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People v. Robinson

NEW YORK SUPREME COURT, APPELLATE DIVISION, FIRST DEPARTMENT


January 21, 2010

THE PEOPLE OF THE STATE OF NEW YORK, RESPONDENT,
v.
DARRYL ROBINSON, DEFENDANT-APPELLANT.

Judgment, Supreme Court, New York County (Bernard J. Fried, J. at plea, Carol Berkman, J. at sentence), rendered October 22, 2008, convicting defendant of robbery in the first degree and burglary in the first degree, and sentencing him to concurrent terms of 10 to 20 years, unanimously affirmed.

Published by New York State Law Reporting Bureau pursuant to Judiciary Law § 431.

This opinion is uncorrected and subject to revision before publication in the Official Reports.

Gonzalez, P.J., Tom, Sweeny, Catterson, Abdus-Salaam, JJ.

226/96

The court properly denied defendant's motion to dismiss the indictment, made on the ground of delay in sentencing (see CPL 380.30[1]; People v Drake, 61 NY2d 359, 364-367 [1984). The 11-year delay between plea and sentence was "attributable almost entirely to defendant's conduct" (People v Maldonado, 52 AD3d 344, 345 [2008], lv denied 11 NY3d 790 [2008]).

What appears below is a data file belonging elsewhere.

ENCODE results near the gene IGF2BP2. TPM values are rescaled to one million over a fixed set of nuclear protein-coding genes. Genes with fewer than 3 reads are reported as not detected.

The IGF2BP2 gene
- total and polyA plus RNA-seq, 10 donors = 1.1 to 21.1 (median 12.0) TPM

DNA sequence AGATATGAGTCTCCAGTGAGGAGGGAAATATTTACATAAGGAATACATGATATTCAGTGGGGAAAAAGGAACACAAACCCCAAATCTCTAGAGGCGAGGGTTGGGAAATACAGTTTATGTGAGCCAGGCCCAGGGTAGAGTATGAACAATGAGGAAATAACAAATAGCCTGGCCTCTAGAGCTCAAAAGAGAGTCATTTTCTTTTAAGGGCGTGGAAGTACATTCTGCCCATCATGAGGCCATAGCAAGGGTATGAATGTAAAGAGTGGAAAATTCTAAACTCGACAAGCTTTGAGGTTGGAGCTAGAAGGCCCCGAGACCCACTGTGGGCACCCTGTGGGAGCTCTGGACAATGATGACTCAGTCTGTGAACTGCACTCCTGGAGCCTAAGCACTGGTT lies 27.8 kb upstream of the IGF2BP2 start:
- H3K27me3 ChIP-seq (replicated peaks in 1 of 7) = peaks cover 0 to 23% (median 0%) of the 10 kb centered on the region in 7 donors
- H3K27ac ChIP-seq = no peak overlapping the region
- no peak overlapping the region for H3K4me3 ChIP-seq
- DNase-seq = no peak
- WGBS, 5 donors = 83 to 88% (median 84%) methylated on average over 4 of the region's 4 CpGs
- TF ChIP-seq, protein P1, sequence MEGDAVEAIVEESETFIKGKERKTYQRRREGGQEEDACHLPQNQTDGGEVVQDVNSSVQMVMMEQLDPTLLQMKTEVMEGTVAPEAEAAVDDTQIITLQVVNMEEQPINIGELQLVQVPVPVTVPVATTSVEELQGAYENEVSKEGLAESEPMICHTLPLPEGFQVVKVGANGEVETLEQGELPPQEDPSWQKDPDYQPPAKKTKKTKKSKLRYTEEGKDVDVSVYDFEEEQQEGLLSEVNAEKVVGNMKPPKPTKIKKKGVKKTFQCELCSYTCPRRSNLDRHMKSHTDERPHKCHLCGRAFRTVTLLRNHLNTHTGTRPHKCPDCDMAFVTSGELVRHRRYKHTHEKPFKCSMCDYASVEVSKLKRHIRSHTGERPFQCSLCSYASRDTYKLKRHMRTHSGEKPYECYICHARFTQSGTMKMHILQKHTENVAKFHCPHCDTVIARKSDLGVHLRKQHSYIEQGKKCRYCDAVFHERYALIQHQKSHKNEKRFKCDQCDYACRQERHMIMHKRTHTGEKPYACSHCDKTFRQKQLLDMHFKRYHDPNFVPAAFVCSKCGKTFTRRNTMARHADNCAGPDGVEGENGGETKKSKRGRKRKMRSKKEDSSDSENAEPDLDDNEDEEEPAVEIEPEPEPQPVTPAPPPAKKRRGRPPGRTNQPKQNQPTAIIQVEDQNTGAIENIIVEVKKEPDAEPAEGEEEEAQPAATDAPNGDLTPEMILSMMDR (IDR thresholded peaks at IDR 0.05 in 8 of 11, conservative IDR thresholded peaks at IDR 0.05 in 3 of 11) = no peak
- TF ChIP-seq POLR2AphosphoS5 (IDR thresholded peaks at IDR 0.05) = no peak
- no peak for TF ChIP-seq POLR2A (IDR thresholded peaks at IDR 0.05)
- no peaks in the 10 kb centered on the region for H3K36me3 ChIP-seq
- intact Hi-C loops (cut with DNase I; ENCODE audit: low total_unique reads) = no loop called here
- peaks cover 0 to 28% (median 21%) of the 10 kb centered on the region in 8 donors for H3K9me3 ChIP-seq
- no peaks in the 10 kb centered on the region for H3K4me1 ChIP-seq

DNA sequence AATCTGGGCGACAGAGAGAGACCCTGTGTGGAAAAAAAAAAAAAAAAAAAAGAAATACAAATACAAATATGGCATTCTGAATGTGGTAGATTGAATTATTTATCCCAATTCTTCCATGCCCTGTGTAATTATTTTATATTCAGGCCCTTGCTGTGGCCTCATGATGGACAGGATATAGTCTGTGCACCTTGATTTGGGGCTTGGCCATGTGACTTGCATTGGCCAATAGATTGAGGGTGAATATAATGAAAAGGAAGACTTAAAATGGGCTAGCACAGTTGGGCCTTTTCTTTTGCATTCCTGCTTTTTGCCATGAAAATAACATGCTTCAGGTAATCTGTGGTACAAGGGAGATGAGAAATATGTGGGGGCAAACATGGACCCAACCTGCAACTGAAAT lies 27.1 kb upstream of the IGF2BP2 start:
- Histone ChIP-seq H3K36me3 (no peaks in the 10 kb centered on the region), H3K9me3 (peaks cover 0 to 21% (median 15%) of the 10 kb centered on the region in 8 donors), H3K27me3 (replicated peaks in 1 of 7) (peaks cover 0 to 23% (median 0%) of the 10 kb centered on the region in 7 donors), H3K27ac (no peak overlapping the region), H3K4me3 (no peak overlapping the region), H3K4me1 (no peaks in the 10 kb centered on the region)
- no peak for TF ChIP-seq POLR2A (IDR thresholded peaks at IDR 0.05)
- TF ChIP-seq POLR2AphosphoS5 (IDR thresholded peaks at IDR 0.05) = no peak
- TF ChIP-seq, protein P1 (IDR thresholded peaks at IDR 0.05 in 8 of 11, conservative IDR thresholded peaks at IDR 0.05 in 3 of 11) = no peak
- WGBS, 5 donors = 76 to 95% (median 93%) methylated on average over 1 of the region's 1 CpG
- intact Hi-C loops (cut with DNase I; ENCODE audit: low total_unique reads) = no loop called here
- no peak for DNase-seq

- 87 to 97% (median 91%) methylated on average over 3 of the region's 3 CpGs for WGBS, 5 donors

Defendant concedes that he was initially responsible for the delay because he failed to appear for sentencing in 1997. However, he argues that the People had opportunities to produce him when he was arrested in New Jersey in 1999 and in Pennsylvania in 2005, but they failed to do so, and should therefore be charged with all the subsequent delay. We reject this argument, because after his brief incarcerations in those states defendant remained at large and continued to disregard his legal duty to present himself for sentencing in New York (see id.). In any event, with respect to the New Jersey arrest, there is no evidence that law enforcement authorities in New York learned of it until after defendant had already been released and had absconded again. With respect to the Pennsylvania arrest, the People made reasonable efforts to bring defendant to New York by way of a prompt request for extradition, but never had a reasonable opportunity to follow up on that request because, after only 10 days in custody, defendant yet again was released and absconded.

We perceive no basis for reducing the sentence.

THIS CONSTITUTES THE DECISION AND ORDER OF THE SUPREME COURT, APPELLATE DIVISION, FIRST DEPARTMENT.

20100121

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